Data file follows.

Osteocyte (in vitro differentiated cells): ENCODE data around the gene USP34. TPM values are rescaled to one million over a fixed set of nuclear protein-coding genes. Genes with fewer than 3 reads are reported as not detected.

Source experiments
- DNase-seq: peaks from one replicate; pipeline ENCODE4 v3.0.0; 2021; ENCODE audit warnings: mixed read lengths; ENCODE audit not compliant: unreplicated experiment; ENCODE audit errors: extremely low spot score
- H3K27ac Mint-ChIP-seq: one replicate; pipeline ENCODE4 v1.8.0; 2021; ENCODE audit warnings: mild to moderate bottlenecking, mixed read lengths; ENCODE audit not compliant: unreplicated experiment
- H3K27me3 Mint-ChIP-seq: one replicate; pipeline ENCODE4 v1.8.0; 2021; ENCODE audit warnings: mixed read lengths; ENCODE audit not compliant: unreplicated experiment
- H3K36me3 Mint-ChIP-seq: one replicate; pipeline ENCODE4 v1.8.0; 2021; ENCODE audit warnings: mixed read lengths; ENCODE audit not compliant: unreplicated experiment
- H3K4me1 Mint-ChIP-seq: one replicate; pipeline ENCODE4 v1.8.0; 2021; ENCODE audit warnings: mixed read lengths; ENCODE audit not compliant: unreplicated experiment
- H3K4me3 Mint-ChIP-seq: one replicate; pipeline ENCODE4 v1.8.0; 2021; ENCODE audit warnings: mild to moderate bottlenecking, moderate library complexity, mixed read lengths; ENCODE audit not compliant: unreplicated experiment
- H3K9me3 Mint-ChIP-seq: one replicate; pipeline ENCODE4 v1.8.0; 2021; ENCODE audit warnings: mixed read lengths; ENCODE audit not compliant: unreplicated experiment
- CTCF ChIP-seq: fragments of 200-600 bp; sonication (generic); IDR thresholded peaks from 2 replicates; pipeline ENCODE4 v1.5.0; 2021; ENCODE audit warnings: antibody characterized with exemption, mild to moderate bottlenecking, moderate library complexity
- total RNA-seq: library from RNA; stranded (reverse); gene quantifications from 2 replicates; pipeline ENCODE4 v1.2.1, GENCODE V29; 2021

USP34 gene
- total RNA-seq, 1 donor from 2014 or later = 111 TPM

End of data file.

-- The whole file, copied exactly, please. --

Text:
Osteocyte (in vitro differentiated cells): ENCODE data around the gene USP34. TPM values are rescaled to one million over a fixed set of nuclear protein-coding genes. Genes with fewer than 3 reads are reported as not detected.

Source experiments
- DNase-seq: peaks from one replicate; pipeline ENCODE4 v3.0.0; 2021; ENCODE audit warnings: mixed read lengths; ENCODE audit not compliant: unreplicated experiment; ENCODE audit errors: extremely low spot score
- H3K27ac Mint-ChIP-seq: one replicate; pipeline ENCODE4 v1.8.0; 2021; ENCODE audit warnings: mild to moderate bottlenecking, mixed read lengths; ENCODE audit not compliant: unreplicated experiment
- H3K27me3 Mint-ChIP-seq: one replicate; pipeline ENCODE4 v1.8.0; 2021; ENCODE audit warnings: mixed read lengths; ENCODE audit not compliant: unreplicated experiment
- H3K36me3 Mint-ChIP-seq: one replicate; pipeline ENCODE4 v1.8.0; 2021; ENCODE audit warnings: mixed read lengths; ENCODE audit not compliant: unreplicated experiment
- H3K4me1 Mint-ChIP-seq: one replicate; pipeline ENCODE4 v1.8.0; 2021; ENCODE audit warnings: mixed read lengths; ENCODE audit not compliant: unreplicated experiment
- H3K4me3 Mint-ChIP-seq: one replicate; pipeline ENCODE4 v1.8.0; 2021; ENCODE audit warnings: mild to moderate bottlenecking, moderate library complexity, mixed read lengths; ENCODE audit not compliant: unreplicated experiment
- H3K9me3 Mint-ChIP-seq: one replicate; pipeline ENCODE4 v1.8.0; 2021; ENCODE audit warnings: mixed read lengths; ENCODE audit not compliant: unreplicated experiment
- CTCF ChIP-seq: fragments of 200-600 bp; sonication (generic); IDR thresholded peaks from 2 replicates; pipeline ENCODE4 v1.5.0; 2021; ENCODE audit warnings: antibody characterized with exemption, mild to moderate bottlenecking, moderate library complexity
- total RNA-seq: library from RNA; stranded (reverse); gene quantifications from 2 replicates; pipeline ENCODE4 v1.2.1, GENCODE V29; 2021

USP34 gene
- total RNA-seq, 1 donor from 2014 or later = 111 TPM